We did it. Our (just short of) week-long shakedown cruise from Indiantown to Charlotte Harbor Boat Storage is now completed. We managed 5 locks (well, 4… the Port Mayaca lock into Lake Okeechobee was left wide open for us due to the high water level of the Lake), 3 docks (LaBelle’s docking wasn’t pretty, nor was coming into the CHBS dock in gusty cross winds, but kind souls helped us and we didn’t break anything), and 2 wilderness anchorages.
Lake Okeechobee is Florida’s largest fresh-water lake (and the 7th largest freshwater lake in the United States), about 25 miles across, and shallow. Its average depth is just 9 feet. Rather than a long drive across (winds were forecast to build and become gusty in the afternoon which can create rough conditions), we chose to do the “rim route” which takes one along the southern edge of the Lake, is scenic, and well protected. It’s 10 miles longer than going straight across so we took two days to “do the Lake” and anchored for the night in a very protected “bay” along the rim.
Because the mast on Thyme Hyssop & Wry is too tall to make it under the Indiantown railroad bridge, we had never done the Okeechobee Waterway west of Indiantown. Once locking down out of the Lake at Moore Haven, we were traveling along the Caloosahatchee River (still called the Okeechobee Waterway), the water turning more “river-like”–brown and thick!
Friends have said many good things about LaBelle: friendly town, scenic, great BBQ restaurant, and best of all, free docks complete with water and power. We had help getting into one of the last Mediterranean-style slips available (there are a total of 8 slips), and we needed it. Winds were gusty and we are experiencing a learning curve with this trawler stuff. We have a lot more “windage” now, and steering is done more with our engines than rudders and wheel. The folks who helped us were all sailors. Hopefully we convinced them that we still are sailors at heart!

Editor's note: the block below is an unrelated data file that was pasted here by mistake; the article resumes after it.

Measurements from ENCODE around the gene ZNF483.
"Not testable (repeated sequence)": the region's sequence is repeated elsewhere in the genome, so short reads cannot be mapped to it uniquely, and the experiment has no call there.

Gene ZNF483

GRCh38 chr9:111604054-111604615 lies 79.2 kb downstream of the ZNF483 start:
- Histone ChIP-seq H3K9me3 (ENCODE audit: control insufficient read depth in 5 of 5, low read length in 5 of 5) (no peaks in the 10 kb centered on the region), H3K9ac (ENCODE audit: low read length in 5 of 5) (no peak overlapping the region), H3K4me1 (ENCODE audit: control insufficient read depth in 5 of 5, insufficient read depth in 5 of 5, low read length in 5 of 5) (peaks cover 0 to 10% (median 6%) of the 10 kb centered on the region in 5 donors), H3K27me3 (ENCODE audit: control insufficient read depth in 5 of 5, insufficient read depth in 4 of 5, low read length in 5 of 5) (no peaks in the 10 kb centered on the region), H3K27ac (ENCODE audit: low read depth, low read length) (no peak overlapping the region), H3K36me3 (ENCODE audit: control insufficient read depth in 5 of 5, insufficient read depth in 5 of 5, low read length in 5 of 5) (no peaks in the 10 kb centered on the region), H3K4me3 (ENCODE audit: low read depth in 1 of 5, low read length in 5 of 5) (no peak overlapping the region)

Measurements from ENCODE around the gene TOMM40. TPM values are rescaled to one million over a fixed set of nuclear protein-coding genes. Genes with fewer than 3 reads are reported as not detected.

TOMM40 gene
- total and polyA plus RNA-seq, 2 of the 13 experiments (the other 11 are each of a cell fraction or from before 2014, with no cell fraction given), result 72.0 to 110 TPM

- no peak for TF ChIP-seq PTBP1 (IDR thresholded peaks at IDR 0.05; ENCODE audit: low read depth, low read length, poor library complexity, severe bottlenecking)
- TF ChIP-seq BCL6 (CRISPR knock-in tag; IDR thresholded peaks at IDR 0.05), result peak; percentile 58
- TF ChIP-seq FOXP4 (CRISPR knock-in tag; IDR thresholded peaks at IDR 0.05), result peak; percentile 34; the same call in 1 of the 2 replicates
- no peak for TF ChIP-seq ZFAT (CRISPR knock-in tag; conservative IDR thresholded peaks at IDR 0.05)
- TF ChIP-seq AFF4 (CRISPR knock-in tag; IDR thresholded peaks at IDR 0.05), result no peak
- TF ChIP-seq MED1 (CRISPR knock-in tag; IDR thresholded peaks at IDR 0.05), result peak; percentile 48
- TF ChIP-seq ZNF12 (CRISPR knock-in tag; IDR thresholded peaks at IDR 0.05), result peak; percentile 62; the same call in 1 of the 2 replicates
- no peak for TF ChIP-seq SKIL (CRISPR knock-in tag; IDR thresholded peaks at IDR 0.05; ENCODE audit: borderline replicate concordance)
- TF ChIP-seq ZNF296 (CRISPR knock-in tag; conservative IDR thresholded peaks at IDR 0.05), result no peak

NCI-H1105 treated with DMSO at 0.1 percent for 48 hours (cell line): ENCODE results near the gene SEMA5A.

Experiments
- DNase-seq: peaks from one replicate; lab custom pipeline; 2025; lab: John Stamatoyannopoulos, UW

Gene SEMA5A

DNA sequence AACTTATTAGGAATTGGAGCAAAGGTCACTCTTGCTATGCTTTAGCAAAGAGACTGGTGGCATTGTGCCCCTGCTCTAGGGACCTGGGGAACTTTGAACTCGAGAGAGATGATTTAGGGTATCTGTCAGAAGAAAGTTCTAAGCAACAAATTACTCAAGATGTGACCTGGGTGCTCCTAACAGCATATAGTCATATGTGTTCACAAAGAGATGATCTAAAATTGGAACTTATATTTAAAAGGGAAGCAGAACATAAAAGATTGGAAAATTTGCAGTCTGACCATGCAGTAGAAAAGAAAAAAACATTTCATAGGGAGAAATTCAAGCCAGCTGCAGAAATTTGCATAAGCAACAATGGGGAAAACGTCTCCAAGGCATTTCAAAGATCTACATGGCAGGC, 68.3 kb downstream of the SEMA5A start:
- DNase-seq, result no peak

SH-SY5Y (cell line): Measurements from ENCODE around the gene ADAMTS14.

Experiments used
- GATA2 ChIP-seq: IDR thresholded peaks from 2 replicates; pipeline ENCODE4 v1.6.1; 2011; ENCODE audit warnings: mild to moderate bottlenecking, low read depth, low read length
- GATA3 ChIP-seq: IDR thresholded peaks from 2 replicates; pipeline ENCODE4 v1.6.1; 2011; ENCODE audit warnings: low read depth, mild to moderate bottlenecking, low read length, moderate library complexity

LaBelle is a lovely southern town. Walking the tree-shaded roads (such a relief in the 90º heat), I was amazed by the flora in this area. Spanish moss hangs from the huge live oaks, which are covered in what I’ve always known as “air plants” and they were blooming! Plants I’ve always known as houseplants were growing in yards and were mammoth… so beautiful!
LaBelle was so lovely and the sun so hot and unrelenting, and because we had power we could run the AC in our aft cabin (so we slept comfortably at night), we decided to stay a second day. It allowed Ron a second meal at the BBQ restaurant and it allowed me the opportunity to do LaBelle’s Nature Walk in the cooler morning hours.
Boat traffic began picking up along the Calootsahatchie as we approached Fort Myers. The last time we ventured on this river, it was on a Friday. We learned quickly to avoid any travel along these congested waterways on a weekend or holiday. Boaters are generally a good group, but there are crazies who come out once the work week is over. Even though we were traveling during the week, we still had one powerboater who knocked us silly with his wake. Oh my.
We took a slip at Fort Myers Yacht Basin, deciding weather looked favorable for the trip up Pine Island Sound the next morning. It was ridiculously hot at Fort Myers, but it’s a lovely town and the people working at the marina are helpful and knowledgeable.
Our final anchorage before heading to the boatyard was at Cayo Costa, my favorite (so far) in southern Florida. I’ve kept “tracks” of previous entrance and exits, and we followed one in. It’s less intimidating with the trawler: from the fly bridge, we have a much better view of the shoals we’re avoiding. We also draw at least a foot less than our sailboat. Oh, and the fly bridge gives us a perfect vantage point for seeing the manatees and dolphins. Perhaps it’s the time of year, but we’ve seen many this trip.
Our “new” boat handled well and she’s a very comfortable liveaboard. We like her! The only issue we’ve had–and this has nothing to do with the boat–is the Florida heat. These 90º+ days with relentless sun beating down have us calling “Uncle!” As Michiganders, we’re not accustomed to this kind of heat day after day after day. Enough already!